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Kicking The Umpire Out Of The Game

When Greece raised 5 billion euros (nearly $7 billion) in the bond market earlier this month, it had to offer investors an interest rate of 6.25 percent — nearly double what fellow European Union member Germany pays to borrow money.

The difference is that the Greek government’s finances are, as we noted here months ago, a train wreck, while Germany is still a good credit risk. The perilous state of Greek finances is made painfully clear every day in the financial markets where traders bet on the risk that various governments will default on their debts. Those bets are running heavily against Athens.

Greece has taken a few steps to try to get its financial house in order. But this process takes time and is unpopular with citizens who can expect to see their taxes raised (or at least more faithfully collected) and their government salaries and benefits cut. So Greece’s Prime Minister George Papandreou wants further action — not to fix his country’s finances, but to prevent skeptics from voicing their doubts in the marketplace.

Papandreou recently met with European leaders and with U.S. President Barack Obama to try to convince them that many of the bets being made against his country should be outlawed.

So far, Papandreou has found a lot of support. After she met with Papandreou, German Chancellor Angela Merkel told reporters, “We must succeed at putting a stop to the speculators' game with sovereign states.” Jose Manuel Barroso, president of the European Commission, the European Union's executive arm, said the commission would consider banning certain types of speculative trades. Papandreou said he also “found a very positive response” from Obama.

The specific financial instruments under fire are credit-default swaps, particularly so-called “naked” swaps. The types of investments that most people tend to be familiar with, such as stocks and bonds, involve betting that a company or government will do well. A credit default swap (CDS), on the other hand, allows an investor to bet that a certain bond issuer will do poorly and will not be able to meet its obligations. The CDS functions as a form of insurance against default. If you buy a bond and the borrower defaults, the CDS seller is obliged to cover your loss.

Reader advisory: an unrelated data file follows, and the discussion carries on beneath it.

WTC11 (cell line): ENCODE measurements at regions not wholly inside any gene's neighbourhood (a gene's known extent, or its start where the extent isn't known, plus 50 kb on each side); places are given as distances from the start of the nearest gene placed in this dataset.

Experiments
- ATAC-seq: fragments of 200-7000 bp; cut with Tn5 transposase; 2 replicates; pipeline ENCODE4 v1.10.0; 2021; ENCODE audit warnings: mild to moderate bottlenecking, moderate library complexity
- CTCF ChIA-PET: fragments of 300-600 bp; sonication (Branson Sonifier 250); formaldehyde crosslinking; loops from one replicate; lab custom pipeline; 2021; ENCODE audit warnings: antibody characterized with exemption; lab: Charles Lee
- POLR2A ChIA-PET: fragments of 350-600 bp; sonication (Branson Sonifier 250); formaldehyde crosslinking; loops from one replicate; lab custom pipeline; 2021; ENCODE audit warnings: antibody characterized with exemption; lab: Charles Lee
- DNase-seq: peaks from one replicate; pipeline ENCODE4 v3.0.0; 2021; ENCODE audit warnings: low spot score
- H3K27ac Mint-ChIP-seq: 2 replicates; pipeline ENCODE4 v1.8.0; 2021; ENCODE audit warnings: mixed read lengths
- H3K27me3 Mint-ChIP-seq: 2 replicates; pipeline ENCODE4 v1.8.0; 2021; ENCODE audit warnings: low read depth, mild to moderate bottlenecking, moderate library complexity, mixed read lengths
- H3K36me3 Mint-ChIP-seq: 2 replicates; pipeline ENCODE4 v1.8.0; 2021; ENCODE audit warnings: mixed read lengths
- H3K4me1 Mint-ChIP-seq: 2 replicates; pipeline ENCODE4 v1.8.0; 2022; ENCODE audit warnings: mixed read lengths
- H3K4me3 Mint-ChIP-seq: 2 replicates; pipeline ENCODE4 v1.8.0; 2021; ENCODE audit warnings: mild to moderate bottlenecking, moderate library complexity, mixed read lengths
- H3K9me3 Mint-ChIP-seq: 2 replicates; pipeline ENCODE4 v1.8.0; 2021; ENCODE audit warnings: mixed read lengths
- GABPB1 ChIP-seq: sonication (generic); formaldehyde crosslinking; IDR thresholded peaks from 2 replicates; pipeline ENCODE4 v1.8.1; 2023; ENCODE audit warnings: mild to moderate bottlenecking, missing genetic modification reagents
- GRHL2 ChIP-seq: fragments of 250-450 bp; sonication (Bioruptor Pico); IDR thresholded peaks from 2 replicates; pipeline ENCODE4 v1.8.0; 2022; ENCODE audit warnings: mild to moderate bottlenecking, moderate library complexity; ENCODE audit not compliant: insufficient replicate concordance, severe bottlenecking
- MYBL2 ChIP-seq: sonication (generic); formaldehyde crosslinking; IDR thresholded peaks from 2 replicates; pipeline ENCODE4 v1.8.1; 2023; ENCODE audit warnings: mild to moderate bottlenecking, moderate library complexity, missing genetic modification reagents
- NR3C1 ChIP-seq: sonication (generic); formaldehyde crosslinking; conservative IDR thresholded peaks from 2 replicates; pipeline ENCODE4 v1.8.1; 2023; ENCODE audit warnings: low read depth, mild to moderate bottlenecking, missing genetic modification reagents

However, you do not need to actually own bonds from a borrower in order to purchase a CDS contract. Buying a CDS contract without any personal stake in the bonds it insures is known as making a “naked” wager. It is essentially a bet that the borrower will default or that the borrower’s risk of defaulting will go up, increasing the value of the CDS contract.

Greece and the other countries that are financially entangled with it through their shared use of the euro are not happy about these bets. “Credit default swaps, where you insure your neighbor's house just to destroy it and make money from it, that's exactly what we have to curb,” said Merkel.

But speculators’ poor opinion of Greece’s financial position is the result, not the cause, of its problems. “The concern over speculation is obscuring the underlying issue that Greece and other nations have very precarious fiscal positions,” said Simon Tilford, chief economist at the Center for European Reform. Mohamed El-Erian, chief executive of bond investment giant Pimco, said that, while speculative trades may amplify existing problems, they are “not major drivers.” European leaders who blame speculators are like players on a bad baseball team who blame the umpires, the scorekeeper and the jeering fans for their losing record.

Restricting CDS trades could actually result in higher borrowing costs for troubled countries. If CDS contracts are limited, investors will have less available protection from defaults and may require higher interest rates to offset the added risk. The Wall Street Journal noted that, on the day of Papandreou’s meeting with Obama, the cost of CDS protection on Greek, Italian, Portuguese and Spanish debt rose, possibly due to fears about the future availability of the swaps.

There are real problems with credit swaps — particularly the risk that issuers may make commitments far larger than they could ever keep, which is what nearly destroyed AIG. But problems with some traders do not invalidate the need for the trade. Investments always involve risk. Swaps allow the financial markets to measure risk and move it to investors who are willing to accept it. This allocation of risk is one of the greatest benefits of a free market.

Traders who put their own money on the line have every reason to call ‘em like they see ‘em. Kicking the umpires out of the game is not going to make Papandreou’s team play any better.

Larry M. Elkin is the founder and president of Palisades Hudson, and is based out of Palisades Hudson’s Fort Lauderdale, Florida headquarters. He wrote several of the chapters in the firm’s book, Looking Ahead: Life, Family, Wealth and Business After 55. His contributions include Chapter 1, “Looking Ahead When Youth Is Behind Us” and Chapter 4, “The Family Business."

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